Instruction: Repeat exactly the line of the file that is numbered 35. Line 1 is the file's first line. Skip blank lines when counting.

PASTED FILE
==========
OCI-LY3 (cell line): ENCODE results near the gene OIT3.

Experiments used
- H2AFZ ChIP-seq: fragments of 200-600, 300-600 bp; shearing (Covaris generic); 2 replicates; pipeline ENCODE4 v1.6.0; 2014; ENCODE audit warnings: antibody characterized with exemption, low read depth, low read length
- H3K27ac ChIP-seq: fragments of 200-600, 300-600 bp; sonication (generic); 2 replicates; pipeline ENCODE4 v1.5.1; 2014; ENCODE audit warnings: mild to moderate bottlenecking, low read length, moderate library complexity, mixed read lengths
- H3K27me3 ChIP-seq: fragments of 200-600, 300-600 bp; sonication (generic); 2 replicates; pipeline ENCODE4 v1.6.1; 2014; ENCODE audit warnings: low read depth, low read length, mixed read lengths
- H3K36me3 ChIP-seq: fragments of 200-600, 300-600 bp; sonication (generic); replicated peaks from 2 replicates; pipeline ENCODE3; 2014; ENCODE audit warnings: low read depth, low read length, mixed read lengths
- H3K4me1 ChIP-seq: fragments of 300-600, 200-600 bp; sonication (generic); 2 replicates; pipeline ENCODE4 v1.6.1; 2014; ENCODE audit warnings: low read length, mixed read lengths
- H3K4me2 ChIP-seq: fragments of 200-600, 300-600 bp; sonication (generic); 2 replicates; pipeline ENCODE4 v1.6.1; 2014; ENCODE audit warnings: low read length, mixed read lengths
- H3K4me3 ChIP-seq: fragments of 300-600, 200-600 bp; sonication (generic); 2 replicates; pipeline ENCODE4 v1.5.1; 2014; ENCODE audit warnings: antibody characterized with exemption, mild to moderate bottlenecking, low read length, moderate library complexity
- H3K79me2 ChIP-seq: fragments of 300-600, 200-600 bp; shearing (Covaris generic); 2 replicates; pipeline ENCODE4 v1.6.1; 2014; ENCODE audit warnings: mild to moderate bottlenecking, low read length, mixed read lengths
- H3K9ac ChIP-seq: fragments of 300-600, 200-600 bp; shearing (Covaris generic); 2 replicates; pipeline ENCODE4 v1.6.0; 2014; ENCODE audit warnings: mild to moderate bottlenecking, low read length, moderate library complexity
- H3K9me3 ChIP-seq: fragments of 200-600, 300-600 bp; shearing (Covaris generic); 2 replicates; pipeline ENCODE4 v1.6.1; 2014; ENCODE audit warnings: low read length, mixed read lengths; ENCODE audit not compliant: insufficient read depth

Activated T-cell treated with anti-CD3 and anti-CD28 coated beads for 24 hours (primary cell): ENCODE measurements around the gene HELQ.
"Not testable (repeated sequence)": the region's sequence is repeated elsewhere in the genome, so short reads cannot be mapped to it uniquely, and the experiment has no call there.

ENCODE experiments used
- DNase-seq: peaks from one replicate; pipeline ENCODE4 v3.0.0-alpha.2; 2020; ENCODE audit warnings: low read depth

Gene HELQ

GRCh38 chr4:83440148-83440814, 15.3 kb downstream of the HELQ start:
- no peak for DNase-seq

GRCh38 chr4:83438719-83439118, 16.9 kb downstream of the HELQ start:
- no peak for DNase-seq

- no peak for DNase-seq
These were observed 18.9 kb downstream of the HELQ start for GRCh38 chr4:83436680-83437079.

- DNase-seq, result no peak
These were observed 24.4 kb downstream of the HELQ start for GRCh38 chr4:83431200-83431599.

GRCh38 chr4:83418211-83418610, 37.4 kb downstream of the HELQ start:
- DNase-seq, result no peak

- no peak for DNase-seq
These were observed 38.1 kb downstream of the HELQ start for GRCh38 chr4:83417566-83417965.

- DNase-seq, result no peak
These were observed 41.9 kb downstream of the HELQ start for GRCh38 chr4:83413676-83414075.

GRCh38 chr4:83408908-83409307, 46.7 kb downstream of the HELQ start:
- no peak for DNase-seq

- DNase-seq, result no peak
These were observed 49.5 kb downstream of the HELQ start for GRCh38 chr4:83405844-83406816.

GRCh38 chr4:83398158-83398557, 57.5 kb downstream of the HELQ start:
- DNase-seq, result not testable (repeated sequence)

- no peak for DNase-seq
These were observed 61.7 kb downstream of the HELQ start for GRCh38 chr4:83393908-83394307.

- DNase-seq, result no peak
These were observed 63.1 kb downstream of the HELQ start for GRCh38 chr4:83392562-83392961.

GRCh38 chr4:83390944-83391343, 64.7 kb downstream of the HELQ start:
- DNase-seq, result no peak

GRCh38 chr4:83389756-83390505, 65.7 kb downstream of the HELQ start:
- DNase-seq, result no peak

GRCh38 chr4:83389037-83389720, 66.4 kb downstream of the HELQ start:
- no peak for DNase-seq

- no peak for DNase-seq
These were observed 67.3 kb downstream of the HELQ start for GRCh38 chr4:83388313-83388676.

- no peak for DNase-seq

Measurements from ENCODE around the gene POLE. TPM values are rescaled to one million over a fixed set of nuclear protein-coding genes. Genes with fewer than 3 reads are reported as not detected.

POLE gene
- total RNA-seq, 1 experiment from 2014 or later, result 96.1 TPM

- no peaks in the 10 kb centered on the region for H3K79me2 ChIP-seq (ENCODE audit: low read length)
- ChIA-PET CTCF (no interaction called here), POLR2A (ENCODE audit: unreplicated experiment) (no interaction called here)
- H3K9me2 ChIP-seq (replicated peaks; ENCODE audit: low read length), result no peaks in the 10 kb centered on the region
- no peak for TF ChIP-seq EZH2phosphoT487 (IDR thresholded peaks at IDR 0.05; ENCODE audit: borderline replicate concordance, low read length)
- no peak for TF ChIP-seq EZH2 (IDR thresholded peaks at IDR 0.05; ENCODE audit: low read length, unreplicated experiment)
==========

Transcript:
These were observed 49.5 kb downstream of the HELQ start for GRCh38 chr4:83405844-83406816.